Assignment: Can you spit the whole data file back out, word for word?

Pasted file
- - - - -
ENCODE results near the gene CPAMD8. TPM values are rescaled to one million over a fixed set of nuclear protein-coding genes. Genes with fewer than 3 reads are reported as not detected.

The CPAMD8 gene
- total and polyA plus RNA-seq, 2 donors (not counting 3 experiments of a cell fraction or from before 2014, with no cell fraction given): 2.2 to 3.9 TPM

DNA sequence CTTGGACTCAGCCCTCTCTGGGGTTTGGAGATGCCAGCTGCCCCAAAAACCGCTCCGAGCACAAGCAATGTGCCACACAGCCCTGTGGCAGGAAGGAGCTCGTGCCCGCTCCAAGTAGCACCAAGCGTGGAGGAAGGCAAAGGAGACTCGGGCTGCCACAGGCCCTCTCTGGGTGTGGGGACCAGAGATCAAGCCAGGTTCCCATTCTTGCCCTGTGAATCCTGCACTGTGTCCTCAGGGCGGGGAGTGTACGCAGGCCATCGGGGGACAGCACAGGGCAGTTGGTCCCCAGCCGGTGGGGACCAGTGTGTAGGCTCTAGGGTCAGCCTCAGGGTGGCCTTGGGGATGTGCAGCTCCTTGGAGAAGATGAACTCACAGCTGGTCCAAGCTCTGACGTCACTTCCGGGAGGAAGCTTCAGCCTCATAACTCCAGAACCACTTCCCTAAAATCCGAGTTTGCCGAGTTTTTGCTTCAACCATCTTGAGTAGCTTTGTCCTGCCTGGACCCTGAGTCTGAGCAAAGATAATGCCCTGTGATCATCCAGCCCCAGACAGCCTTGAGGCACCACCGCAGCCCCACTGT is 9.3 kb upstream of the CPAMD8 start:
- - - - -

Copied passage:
ENCODE results near the gene CPAMD8. TPM values are rescaled to one million over a fixed set of nuclear protein-coding genes. Genes with fewer than 3 reads are reported as not detected.

The CPAMD8 gene
- total and polyA plus RNA-seq, 2 donors (not counting 3 experiments of a cell fraction or from before 2014, with no cell fraction given): 2.2 to 3.9 TPM

DNA sequence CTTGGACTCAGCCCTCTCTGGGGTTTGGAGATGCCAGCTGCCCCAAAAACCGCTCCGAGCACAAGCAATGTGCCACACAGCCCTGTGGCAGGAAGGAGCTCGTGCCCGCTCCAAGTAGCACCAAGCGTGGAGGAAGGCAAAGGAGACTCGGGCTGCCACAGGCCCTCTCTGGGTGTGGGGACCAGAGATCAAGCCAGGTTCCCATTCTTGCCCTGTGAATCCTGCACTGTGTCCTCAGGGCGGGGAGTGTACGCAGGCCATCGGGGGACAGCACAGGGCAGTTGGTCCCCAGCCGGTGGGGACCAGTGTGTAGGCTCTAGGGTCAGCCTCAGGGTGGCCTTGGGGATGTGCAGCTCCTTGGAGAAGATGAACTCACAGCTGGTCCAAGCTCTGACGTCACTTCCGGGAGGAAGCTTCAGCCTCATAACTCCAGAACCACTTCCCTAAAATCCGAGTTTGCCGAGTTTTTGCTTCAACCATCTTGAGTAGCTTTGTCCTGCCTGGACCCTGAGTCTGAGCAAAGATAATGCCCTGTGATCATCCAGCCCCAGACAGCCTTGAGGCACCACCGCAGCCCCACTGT is 9.3 kb upstream of the CPAMD8 start: